Wildebeest creates the perfect present for new dog parents.20
Diana Laverdure is an award-winning, nationally recognized author and writer of dog (and sometimes cat) health topics. She writes the monthly “Healthy Dog” column for Dog Fancy magazine and is a regular contributor to most of the major dog (and sometimes cat) publications, including Dog Fancy, Natural Dog, Dogs USA, Puppies USA and Kittens USA. She is the co-author (with esteemed veterinary researcher W. Jean Dodds, DVM) of the 2011 blockbuster book, “The Canine Thyroid Epidemic: Answers You Need for Your Dog”, which received the 2011 Best Care/Health Book from the Dog Writers Association of America and the Eukanuba Canine Health Award. She is wrapping up her second book, on canine nutrigenomics (if you have to ask, read the book) and is under contract for a third book (thank you, Dogwise Publishing). She is still waiting for Hollywood to come knocking for the movie rights to “The Canine Thyroid Epidemic.”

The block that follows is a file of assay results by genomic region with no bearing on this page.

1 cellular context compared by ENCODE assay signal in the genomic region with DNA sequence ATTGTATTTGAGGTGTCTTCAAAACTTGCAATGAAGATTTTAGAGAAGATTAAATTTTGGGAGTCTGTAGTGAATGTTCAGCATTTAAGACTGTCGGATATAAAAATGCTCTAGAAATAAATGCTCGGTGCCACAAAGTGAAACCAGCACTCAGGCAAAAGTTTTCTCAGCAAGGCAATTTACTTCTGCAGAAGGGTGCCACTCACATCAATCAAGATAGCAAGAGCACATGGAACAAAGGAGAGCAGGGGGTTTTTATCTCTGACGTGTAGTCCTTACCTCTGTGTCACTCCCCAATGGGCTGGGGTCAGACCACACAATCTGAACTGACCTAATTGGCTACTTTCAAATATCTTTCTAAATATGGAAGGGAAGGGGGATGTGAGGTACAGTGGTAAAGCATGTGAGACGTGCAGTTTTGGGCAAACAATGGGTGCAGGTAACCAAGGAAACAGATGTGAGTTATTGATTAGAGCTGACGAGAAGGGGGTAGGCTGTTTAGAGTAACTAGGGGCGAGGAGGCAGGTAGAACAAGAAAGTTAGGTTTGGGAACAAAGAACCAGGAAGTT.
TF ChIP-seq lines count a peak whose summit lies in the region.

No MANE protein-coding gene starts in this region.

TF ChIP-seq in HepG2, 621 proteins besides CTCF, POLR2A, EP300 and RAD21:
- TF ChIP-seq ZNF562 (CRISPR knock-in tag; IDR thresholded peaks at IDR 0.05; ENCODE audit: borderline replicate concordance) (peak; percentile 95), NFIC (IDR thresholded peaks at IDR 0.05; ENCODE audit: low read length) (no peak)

Full Name (Including Embarrassing Second Names): Diana Renee Laverdure
Location: South Florida
Where You Can Find Me on the Internet: Twitter
What I Do for a Living: Write articles, columns and books about dogs (and sometimes cats)
What I Do for Fun: Same as above, but with some red wine
The Furry Members of My Household Are: Chase (12, pic attached with moi) and Rodney (my boyfriend when he refuses to shave his stubble)
My Favorite Things to Write Are: Absolutely anything that helps people take better care of their dogs (and cats), which for me generally translates into health-related articles and books
My Pet Peeves Are: People who say they’re not “dog people” or “it’s just a dog”
My Guilty Pleasures Are: Pedicures
How I Deal with Dog/Cat Hair: I don’t. Roomba does.
What I Want to Be When I Grow Up: Living in a world where nobody knows the meaning of the word “euthanasia”
Nov 22, 2013 — There are things we can look for -- and actions we can take -- as our canine companions get older.
Jan 22, 2013 — There are signs to look for and things you can do to prevent the genetic joint disease.
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